Although fears of recession have predominated for much of this year, growth remains in positive territory in the developed world, with consumers holding up the gross domestic product numbers and manufacturing weighing them down. Germany, which was expected to enter a technical recession in the third quarter, experienced marginally positive growth of 0.1% instead. The International Monetary Fund downgraded its global growth forecasts at its annual meeting, but the world is still expected to continue growing.

With current risk-on sentiment hinging predominantly on progress in trade talks, there is a risk that any setback will see a rush to safety and, thus, a sharp sell-off in cyclical assets. US President Donald Trump shook confidence when he mentioned that he had not agreed to cut back on tariffs on China. However, White House chief economic adviser Larry Kudlow buoyed investor sentiments on Friday when he said a trade deal was close.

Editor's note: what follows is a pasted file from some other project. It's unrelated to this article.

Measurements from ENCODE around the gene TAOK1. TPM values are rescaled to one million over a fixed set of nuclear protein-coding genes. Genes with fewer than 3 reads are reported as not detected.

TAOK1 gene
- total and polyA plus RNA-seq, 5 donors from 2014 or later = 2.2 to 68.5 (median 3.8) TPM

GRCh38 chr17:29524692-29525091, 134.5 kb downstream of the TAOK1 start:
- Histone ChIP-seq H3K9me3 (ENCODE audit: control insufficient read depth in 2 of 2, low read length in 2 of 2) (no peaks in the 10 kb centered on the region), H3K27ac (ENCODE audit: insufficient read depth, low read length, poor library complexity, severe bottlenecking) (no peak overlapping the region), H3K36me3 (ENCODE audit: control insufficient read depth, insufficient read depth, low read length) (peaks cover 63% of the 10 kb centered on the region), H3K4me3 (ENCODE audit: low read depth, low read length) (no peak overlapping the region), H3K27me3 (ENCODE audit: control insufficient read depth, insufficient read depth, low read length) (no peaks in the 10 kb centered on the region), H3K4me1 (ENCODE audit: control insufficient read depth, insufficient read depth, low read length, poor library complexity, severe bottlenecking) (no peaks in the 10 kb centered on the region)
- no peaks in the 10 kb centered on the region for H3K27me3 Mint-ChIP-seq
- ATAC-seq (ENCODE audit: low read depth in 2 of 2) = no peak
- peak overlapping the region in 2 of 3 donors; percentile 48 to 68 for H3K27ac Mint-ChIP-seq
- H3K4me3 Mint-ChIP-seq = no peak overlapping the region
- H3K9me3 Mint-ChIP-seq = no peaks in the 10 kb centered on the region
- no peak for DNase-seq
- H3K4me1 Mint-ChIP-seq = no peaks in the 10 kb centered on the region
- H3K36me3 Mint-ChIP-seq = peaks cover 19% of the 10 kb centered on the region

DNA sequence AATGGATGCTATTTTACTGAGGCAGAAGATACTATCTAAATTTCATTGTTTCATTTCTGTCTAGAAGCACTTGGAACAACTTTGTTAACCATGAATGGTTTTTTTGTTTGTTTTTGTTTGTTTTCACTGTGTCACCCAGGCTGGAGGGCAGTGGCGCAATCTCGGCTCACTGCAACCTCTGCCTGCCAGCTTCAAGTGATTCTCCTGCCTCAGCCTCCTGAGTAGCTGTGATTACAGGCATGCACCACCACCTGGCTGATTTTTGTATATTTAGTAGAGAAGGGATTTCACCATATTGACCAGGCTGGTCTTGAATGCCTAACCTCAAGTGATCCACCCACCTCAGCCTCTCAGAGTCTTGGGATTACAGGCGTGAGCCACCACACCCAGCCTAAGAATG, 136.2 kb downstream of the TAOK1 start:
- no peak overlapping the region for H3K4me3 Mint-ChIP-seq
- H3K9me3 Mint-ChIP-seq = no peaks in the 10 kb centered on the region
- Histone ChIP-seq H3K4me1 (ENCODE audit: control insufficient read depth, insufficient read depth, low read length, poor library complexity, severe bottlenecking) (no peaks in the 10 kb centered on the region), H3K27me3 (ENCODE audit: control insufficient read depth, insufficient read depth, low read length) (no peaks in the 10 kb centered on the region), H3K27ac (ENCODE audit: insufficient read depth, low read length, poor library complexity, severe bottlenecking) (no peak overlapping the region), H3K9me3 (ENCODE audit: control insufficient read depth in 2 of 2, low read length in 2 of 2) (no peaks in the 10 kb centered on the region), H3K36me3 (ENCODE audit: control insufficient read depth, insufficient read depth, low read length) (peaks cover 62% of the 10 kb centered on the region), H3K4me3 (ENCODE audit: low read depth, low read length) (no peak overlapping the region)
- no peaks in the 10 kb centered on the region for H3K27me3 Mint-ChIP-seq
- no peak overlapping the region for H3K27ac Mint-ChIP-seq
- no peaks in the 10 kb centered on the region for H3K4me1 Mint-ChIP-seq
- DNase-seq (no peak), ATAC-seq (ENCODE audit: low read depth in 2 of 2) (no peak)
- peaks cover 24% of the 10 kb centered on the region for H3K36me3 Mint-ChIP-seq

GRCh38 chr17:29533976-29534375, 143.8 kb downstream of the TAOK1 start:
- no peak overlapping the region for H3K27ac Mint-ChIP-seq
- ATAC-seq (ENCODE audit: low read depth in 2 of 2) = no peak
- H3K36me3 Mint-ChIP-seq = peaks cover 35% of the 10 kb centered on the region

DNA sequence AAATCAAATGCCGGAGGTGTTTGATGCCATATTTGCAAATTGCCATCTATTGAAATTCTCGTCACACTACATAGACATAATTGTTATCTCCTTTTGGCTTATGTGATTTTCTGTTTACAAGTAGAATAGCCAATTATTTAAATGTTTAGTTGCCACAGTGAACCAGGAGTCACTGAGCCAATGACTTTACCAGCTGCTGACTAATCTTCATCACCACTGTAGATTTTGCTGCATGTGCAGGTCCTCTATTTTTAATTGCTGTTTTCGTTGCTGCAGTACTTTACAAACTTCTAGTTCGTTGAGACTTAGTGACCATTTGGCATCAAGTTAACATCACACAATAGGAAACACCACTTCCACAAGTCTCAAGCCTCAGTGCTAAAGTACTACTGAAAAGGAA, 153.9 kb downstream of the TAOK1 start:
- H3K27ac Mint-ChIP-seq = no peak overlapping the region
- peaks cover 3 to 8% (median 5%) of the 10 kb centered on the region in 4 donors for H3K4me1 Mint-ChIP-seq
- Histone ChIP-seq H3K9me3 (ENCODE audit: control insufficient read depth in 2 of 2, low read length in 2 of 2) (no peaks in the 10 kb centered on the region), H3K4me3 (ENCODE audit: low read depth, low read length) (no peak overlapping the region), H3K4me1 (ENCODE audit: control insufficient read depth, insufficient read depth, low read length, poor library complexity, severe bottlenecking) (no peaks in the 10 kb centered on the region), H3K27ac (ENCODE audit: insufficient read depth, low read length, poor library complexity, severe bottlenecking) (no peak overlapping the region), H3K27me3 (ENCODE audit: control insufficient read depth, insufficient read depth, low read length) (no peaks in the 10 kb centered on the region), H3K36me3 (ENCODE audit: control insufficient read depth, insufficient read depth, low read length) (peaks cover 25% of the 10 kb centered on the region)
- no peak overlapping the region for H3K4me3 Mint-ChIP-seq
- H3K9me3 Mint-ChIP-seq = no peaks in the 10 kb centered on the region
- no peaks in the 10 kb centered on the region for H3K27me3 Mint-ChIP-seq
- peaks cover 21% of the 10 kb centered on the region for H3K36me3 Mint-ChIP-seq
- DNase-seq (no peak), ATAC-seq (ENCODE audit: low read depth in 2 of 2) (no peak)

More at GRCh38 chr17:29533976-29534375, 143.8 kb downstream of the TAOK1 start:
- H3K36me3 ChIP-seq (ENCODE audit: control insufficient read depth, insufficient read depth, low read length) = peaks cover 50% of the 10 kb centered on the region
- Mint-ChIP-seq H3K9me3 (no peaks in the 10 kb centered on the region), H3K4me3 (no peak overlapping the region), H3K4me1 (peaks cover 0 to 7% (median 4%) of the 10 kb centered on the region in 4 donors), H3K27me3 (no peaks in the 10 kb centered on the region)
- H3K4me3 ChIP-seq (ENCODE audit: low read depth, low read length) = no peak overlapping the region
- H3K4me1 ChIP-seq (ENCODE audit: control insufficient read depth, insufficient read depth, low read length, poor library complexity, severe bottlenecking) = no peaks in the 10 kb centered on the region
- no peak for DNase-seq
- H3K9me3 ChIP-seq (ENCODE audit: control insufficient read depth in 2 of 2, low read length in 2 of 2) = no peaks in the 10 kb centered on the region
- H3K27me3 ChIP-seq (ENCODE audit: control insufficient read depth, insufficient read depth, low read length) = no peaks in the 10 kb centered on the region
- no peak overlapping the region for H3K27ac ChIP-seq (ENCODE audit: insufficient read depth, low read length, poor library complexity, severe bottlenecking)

The global economy is by no means in the clear yet. According to Bloomberg, the term premium, a measure of the difference between the benchmark longer-term US Treasury and shorter-term Treasuries, are flashing warning signals for bond traders. The last time the indicator rose above 80 basis points, the most significant sell-off since the aftermath of the global financial crisis ensued.

The Canadian economy is increasingly at risk of a global financial market and economic deterioration. The Bank of Canada is one of the few central banks that has not been cutting rates of late but is considering reducing rates as economic statistics confirm that growth is slowing. Insolvencies are on the rise, Canadian jobs and housing starts were lower than expected, and the Citi Economic Surprise Index is on a downward trend.